The KZN Philharmonic Orchestra’s current World Symphony Series of Summer Season climaxes in the Durban City Hall tomorrow (Thursday 7 March). Daniel Boico, KZNPO’S dynamic Israeli-American Associate Guest Conductor, is at the helm for this programme which opens with Grieg’s ever popular Peer Gynt Suite No 1. This will be followed by a performance of the same composer’s celebrated Piano Concerto in A minor, which sees the great Russian virtuoso Olga Kern (above), a longstanding favourite, returning to the spotlight. Dvořák’s rarely heard Symphony No 1 in C minor, a youthful work rich in energy and a spirit of optimism, promises to end the season on a high.
Grieg’s Peer Gynt music was originally composed to accompany a performance of Ibsen’s 1867 drama of the same name. It was completed in 1875, and the play’s lavishly staged premiere took place the following year in Christiania (now Oslo), with the orchestra conducted by Grieg himself. Dissatisfied with the fragmentary nature of his music, Grieg subsequently devised his two suites in 1888 1893 respectively. Second only to his A minor Piano Concerto, the Peer Gynt Suite No 1 is the composer’s most popular work, its ‘Morning’ and ‘In The Hall of The Mountain King’ movements, ranking among the most loved of all short orchestral compositions.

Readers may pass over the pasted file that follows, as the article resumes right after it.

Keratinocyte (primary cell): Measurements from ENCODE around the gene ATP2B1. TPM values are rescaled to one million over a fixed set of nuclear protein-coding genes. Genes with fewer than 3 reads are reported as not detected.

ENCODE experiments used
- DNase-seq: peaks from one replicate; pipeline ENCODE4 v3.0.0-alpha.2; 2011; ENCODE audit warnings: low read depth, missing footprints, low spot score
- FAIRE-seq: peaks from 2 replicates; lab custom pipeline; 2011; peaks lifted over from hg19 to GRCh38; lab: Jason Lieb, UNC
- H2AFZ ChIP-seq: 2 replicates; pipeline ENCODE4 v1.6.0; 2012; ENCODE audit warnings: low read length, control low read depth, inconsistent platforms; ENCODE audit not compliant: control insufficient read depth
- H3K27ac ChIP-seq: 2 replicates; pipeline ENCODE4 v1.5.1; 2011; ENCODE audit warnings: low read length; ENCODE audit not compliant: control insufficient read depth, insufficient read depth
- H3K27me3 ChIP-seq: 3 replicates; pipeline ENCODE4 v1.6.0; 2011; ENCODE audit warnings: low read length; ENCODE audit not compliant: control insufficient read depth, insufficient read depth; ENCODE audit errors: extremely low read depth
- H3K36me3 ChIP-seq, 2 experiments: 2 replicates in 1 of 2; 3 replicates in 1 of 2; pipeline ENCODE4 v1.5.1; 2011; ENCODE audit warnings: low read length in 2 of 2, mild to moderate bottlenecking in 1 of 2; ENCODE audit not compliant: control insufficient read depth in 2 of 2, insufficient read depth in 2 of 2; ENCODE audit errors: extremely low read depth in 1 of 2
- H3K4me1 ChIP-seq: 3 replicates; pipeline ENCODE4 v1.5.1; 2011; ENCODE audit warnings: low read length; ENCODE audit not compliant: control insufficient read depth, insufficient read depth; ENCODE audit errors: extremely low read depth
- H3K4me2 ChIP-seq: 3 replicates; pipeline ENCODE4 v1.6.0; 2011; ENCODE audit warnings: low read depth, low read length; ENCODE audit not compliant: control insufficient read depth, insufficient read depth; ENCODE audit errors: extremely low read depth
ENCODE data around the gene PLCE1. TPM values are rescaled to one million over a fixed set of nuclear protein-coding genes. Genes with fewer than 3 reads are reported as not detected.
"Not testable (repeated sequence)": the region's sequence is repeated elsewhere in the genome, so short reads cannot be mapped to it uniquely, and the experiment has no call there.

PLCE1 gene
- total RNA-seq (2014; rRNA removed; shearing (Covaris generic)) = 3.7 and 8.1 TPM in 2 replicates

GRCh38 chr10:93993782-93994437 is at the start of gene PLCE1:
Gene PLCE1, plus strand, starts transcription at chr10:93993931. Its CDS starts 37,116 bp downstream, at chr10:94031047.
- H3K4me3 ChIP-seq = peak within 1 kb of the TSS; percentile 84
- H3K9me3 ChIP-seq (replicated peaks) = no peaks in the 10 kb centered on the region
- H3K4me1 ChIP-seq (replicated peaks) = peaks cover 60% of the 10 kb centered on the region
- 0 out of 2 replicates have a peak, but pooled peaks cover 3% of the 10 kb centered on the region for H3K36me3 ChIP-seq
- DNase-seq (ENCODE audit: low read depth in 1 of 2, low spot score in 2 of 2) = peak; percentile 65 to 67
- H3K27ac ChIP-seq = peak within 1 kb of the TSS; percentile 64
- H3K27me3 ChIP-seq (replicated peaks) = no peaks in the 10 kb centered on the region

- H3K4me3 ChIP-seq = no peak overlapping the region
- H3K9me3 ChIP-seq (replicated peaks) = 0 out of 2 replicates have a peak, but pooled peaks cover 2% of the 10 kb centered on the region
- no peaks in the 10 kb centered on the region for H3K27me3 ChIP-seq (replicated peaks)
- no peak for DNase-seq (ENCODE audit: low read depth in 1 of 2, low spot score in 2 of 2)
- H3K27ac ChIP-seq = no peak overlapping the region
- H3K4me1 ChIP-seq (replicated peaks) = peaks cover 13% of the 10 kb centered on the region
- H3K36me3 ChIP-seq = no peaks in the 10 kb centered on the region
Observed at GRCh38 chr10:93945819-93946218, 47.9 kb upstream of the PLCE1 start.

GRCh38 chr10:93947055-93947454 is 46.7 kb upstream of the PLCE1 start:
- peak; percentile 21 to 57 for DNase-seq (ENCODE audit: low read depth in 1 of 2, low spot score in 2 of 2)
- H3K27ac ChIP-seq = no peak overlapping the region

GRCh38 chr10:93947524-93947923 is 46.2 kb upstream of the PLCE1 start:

The ubiquitous Piano Concerto in A minor, written in 1868, was the only concerto Grieg completed. It has since been championed by generations of virtuosi, not least the illustrious Ms Kern. The concerto is often compared (and recorded as a companion) to the Piano Concerto of Robert Schumann. It shares the same key, and its character is palpably closer to Schumann than any other single composer. Grieg heard Schumann’s work performed by the latter’s wife, Clara Wieck, in Leipzig in 1858, and was greatly influenced by Schumann's style, having been taught the piano by Schumann's friend, Ernst Ferdinand Wenzel.
Dvořák’s Symphony No 1 in C minor, composed in 1865, was written in the early Romantic style, patently inspired by Beethoven and Mendelssohn. Ironically, given its early position in his symphonic oeuvre, it was the only one of his symphonies that Dvořák never heard performed or had a chance to revise, as it was lost shortly after its composition, and did not come to light until 1923, some 20 years after the composer's death. It only received its first performance in 1936. A rarity to this day, its performance here is sure to prove of great interest.
Watch out for soon to-be-released details of the KZN Philharmonic’s four concert 2019 Winter Season, which runs from 30 May to 20 June 2019. Season tickets for the KZN Philharmonic’s World Symphony Series 2019 concerts are available through Computicket. Call 0861 915 8000 or book online at www.computicket.com. For more information visit http://kznphil.org.za/, email firstname.lastname@example.org or call 031-369 9438 (office hours).